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Sibanye-Stillwater concludes S189 process and its South African gold operations production guidance for 2019

Published by , Assistant Editor
Global Mining Review,

Sibanye-Stillwater is pleased to advise that it has successfully concluded the consultation process with relevant stakeholders in terms of Section 189A (S189) of the Labour Relations Act, 66 of 1995 (LRA), regarding the proposed restructuring of its SA gold operations and associated services, previously announced on 14 February 2019. The S189 process was a consequence of ongoing financial losses experienced at the Beatrix 1 shaft and Driefontein 2, 6, 7 and 8 shafts since 2017, with approximately 5870 employees and 800 contractors potentially being affected upon announcement.

The outcome of the S189 process, following consultations with stakeholders, is as follows:

  • Job losses were nearly halved, with approximately 3450 employees finally affected by the restructuring. Voluntary separation, early retirement and natural attrition accounted for the bulk of the affected jobs, with forced retrenchments limited to approximately 800 employees and 550 contract workers.
  • Pleasingly agreements have been reached with stakeholders that Driefontein 8 shaft will remain in operation for as long as it makes a profit, on average, over any continuous period of three months, after accounting for all-in sustaining costs, providing extended. employment for approximately 970 employees and 55 contractors. In the event that this operation becomes loss making again, it will be placed on care and maintenance with immediate effect.
  • No viable alternatives were found for the Beatrix 1 shaft and Driefontein 2, 6 and 7 shafts, as well as Beatrix 2 plant. As such, Beatrix 1 and Driefontein 2 shafts will be placed on care and maintenance, while Driefontein 6 and 7 shafts and Beatrix 2 plant will be closed.
  • Additional cost reductions are envisaged through the rationalisation of single accommodation units, training facilities, occupational healthcare centres and primary healthcare facilities amongst others.


In addition, strategic initiatives to allow for controlled rewatering, associated with a reduction in pumping costs, are being considered including rationalisation of pumping infrastructure at Driefontein 10 shaft Production guidance for the SA gold operations The build-up to normalised production at the SA gold operations, following the conclusion of the five month strike, is proceeding steadily. The re-training of employees and re-integration of work teams have been concluded and the environmental conditions in the working areas, many of which were dormant for months, have been restored to appropriate levels. In order to ensure that production is restored safely, a measured build-up in production will be taken, with normalised production levels expected in early 3Q19. As such the 2H19 production guidance is forecast between 16 000kg and 17 000 kg (514 koz and 546 koz), which is more reflective of forecast production levels prior to the strike and an implied annualised run rate of approximately 34 000kg to 35 000kg (1090 koz to 1150 koz). Annual production from the gold operations (excluding DRDGOLD) for 2019 including 1Q19 and 2Q19 (impacted by the AMCU strike) is forecast at between 24 000 kg to 25 000 kg (772 koz to 804 koz). Whilst the normalisation of production will significantly reduce unit costs in 2H19, higher than normal levels of capital expenditure (to compensate for capital underspend in 1H19) and restructuring costs, will result in temporarily elevated All-in Sustaining Cost (AISC) of between R590 000/kg and R630 000/kg (or US$1,350/oz and US$1450/oz) for 2H19. Indicatively, AISC would have been between approximately R550 000/kg and R580 000/kg (or US$1,260/oz and US$1330/oz) if a normalised, pre-strike forecast production and capital expenditure is assumed during 2H19. On an annual basis for 2019, AISC will remain elevated on average, at between R715 000/kg and R750 000/kg (or US$1640/oz and US$1725/oz), due to the higher unit costs from 1H19 as a result of the strike. Capital expenditure for 2019 is forecast at about R2350 million (US$173 million), which includes approximately R220 million (US$16 million) of project capital. Approximately R1900 million (US$140 million) of this capital expenditure has been scheduled for 2H19. The dollar costs are based on an average exchange rate of R13.55/US$.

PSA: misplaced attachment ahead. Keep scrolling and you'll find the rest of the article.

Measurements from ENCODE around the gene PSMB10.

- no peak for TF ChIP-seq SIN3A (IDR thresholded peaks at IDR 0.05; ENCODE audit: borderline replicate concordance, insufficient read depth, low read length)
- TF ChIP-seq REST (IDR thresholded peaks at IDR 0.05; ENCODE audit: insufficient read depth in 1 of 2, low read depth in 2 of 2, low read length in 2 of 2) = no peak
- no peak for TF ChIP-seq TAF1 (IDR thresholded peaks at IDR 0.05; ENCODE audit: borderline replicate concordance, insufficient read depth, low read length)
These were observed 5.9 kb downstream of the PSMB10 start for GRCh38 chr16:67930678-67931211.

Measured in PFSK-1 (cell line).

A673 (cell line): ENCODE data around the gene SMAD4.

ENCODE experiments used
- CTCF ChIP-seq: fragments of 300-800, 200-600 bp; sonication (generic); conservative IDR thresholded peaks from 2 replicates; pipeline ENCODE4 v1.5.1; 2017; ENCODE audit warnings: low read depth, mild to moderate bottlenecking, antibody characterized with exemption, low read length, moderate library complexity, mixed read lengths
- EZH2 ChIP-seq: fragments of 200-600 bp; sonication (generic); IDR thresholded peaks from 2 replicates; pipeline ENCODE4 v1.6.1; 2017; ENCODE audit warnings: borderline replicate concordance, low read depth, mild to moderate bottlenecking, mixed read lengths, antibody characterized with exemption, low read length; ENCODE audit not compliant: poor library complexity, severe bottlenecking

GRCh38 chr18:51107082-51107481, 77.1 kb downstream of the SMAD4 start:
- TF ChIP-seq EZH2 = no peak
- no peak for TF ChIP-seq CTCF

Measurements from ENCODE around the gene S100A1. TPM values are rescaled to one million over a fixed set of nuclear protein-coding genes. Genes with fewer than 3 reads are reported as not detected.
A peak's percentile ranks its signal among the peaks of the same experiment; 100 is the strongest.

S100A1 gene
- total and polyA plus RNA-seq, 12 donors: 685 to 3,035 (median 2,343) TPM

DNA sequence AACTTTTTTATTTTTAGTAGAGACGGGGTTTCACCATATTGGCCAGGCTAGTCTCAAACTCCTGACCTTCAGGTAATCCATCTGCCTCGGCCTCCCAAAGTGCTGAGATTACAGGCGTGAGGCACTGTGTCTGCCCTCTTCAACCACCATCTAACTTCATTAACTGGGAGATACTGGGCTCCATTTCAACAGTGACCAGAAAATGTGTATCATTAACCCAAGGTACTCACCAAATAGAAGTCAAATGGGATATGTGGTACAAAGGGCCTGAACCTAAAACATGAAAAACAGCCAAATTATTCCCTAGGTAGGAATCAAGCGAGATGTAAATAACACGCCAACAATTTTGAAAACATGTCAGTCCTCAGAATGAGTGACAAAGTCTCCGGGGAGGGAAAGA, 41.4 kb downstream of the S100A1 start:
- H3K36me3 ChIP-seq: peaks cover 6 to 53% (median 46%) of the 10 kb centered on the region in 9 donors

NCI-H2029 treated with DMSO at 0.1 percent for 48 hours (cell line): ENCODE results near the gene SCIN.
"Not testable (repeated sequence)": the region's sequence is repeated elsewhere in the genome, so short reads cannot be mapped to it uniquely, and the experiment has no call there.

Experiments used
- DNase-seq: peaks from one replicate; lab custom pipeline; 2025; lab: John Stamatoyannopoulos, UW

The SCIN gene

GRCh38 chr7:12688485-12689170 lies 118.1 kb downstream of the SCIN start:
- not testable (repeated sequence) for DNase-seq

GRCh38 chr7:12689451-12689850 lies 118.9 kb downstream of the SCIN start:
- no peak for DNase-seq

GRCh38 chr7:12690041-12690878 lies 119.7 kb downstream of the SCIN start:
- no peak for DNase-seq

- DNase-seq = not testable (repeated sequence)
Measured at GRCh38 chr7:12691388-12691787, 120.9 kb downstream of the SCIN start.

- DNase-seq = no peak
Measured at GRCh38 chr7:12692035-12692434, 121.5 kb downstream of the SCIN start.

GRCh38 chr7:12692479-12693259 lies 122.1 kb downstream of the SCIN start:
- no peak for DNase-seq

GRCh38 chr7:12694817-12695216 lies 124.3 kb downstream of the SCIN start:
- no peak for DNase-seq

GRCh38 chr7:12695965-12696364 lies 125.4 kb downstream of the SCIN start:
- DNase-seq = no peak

Sibanye-Stillwater CEO, Neal Froneman commented: “We have come through a difficult period, but have strategically positioned the Group for the platinum wage negotiations and the integration of Lonmin. Restructuring and consultations proceeded despite the ongoing strike. We are therefore pleased to have concluded the S189 consultation and successfully reduced the footprint of the operations in a responsible manner and resulted in over 2650 potential job losses being avoided. Although restructuring is a difficult and emotive process, the sustainability of our remaining operations is our primary focus. To ensure further sustainability of the West Rand gold mines, avoiding premature mine closure will require an ongoing regional approach to reduce costs through the rationalisation of infrastructure and services, including a regional mine water management solution. We are now focused on restoring profitability at our SA gold operations in a steady and safe manner. Our SA gold operations recently achieved a record five million fatality-free shifts, during a particularly difficult and disruptive period, which is a noteworthy achievement.”

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African mining news Gold mining news